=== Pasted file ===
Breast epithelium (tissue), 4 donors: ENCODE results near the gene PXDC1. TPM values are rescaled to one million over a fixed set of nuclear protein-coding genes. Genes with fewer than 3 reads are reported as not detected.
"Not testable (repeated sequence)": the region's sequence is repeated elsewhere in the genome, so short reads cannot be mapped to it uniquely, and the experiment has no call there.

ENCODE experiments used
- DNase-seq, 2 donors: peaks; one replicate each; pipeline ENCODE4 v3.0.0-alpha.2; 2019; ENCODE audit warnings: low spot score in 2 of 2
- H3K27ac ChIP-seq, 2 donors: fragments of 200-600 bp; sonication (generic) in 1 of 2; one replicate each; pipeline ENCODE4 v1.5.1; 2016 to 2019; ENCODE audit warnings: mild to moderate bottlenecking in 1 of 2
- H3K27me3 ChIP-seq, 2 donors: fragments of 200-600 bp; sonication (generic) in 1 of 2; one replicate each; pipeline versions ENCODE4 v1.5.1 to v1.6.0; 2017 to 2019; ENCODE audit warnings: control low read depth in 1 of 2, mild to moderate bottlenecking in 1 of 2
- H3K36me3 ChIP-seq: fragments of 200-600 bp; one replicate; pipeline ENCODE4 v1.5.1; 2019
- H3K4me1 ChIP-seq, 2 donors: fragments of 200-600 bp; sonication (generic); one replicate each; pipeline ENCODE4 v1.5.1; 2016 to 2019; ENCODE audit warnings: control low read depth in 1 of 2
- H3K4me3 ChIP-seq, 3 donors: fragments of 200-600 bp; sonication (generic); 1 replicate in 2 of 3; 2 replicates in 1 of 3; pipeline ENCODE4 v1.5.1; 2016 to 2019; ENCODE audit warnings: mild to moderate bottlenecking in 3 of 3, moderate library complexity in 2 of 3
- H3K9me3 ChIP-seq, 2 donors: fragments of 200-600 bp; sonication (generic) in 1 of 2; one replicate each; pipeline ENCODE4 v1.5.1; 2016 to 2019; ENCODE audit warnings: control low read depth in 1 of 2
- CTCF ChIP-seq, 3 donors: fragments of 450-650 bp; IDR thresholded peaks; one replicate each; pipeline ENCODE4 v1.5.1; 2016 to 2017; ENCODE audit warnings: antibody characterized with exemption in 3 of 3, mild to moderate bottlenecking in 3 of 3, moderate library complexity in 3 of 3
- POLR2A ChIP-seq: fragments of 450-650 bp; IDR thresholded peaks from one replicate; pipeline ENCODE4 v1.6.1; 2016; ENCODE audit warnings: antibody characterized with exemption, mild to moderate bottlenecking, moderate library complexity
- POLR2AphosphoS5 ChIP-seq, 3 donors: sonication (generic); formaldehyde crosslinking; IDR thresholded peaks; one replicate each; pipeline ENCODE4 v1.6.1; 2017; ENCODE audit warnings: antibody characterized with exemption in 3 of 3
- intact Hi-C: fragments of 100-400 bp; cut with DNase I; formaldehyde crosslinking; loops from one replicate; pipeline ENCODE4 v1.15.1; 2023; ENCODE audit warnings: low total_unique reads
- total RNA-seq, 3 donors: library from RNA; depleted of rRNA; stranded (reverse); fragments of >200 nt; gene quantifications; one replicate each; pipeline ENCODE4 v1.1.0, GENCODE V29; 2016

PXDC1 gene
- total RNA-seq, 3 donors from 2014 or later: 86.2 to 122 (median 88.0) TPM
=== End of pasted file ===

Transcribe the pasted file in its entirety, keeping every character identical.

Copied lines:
Breast epithelium (tissue), 4 donors: ENCODE results near the gene PXDC1. TPM values are rescaled to one million over a fixed set of nuclear protein-coding genes. Genes with fewer than 3 reads are reported as not detected.
"Not testable (repeated sequence)": the region's sequence is repeated elsewhere in the genome, so short reads cannot be mapped to it uniquely, and the experiment has no call there.

ENCODE experiments used
- DNase-seq, 2 donors: peaks; one replicate each; pipeline ENCODE4 v3.0.0-alpha.2; 2019; ENCODE audit warnings: low spot score in 2 of 2
- H3K27ac ChIP-seq, 2 donors: fragments of 200-600 bp; sonication (generic) in 1 of 2; one replicate each; pipeline ENCODE4 v1.5.1; 2016 to 2019; ENCODE audit warnings: mild to moderate bottlenecking in 1 of 2
- H3K27me3 ChIP-seq, 2 donors: fragments of 200-600 bp; sonication (generic) in 1 of 2; one replicate each; pipeline versions ENCODE4 v1.5.1 to v1.6.0; 2017 to 2019; ENCODE audit warnings: control low read depth in 1 of 2, mild to moderate bottlenecking in 1 of 2
- H3K36me3 ChIP-seq: fragments of 200-600 bp; one replicate; pipeline ENCODE4 v1.5.1; 2019
- H3K4me1 ChIP-seq, 2 donors: fragments of 200-600 bp; sonication (generic); one replicate each; pipeline ENCODE4 v1.5.1; 2016 to 2019; ENCODE audit warnings: control low read depth in 1 of 2
- H3K4me3 ChIP-seq, 3 donors: fragments of 200-600 bp; sonication (generic); 1 replicate in 2 of 3; 2 replicates in 1 of 3; pipeline ENCODE4 v1.5.1; 2016 to 2019; ENCODE audit warnings: mild to moderate bottlenecking in 3 of 3, moderate library complexity in 2 of 3
- H3K9me3 ChIP-seq, 2 donors: fragments of 200-600 bp; sonication (generic) in 1 of 2; one replicate each; pipeline ENCODE4 v1.5.1; 2016 to 2019; ENCODE audit warnings: control low read depth in 1 of 2
- CTCF ChIP-seq, 3 donors: fragments of 450-650 bp; IDR thresholded peaks; one replicate each; pipeline ENCODE4 v1.5.1; 2016 to 2017; ENCODE audit warnings: antibody characterized with exemption in 3 of 3, mild to moderate bottlenecking in 3 of 3, moderate library complexity in 3 of 3
- POLR2A ChIP-seq: fragments of 450-650 bp; IDR thresholded peaks from one replicate; pipeline ENCODE4 v1.6.1; 2016; ENCODE audit warnings: antibody characterized with exemption, mild to moderate bottlenecking, moderate library complexity
- POLR2AphosphoS5 ChIP-seq, 3 donors: sonication (generic); formaldehyde crosslinking; IDR thresholded peaks; one replicate each; pipeline ENCODE4 v1.6.1; 2017; ENCODE audit warnings: antibody characterized with exemption in 3 of 3
- intact Hi-C: fragments of 100-400 bp; cut with DNase I; formaldehyde crosslinking; loops from one replicate; pipeline ENCODE4 v1.15.1; 2023; ENCODE audit warnings: low total_unique reads
- total RNA-seq, 3 donors: library from RNA; depleted of rRNA; stranded (reverse); fragments of >200 nt; gene quantifications; one replicate each; pipeline ENCODE4 v1.1.0, GENCODE V29; 2016

PXDC1 gene
- total RNA-seq, 3 donors from 2014 or later: 86.2 to 122 (median 88.0) TPM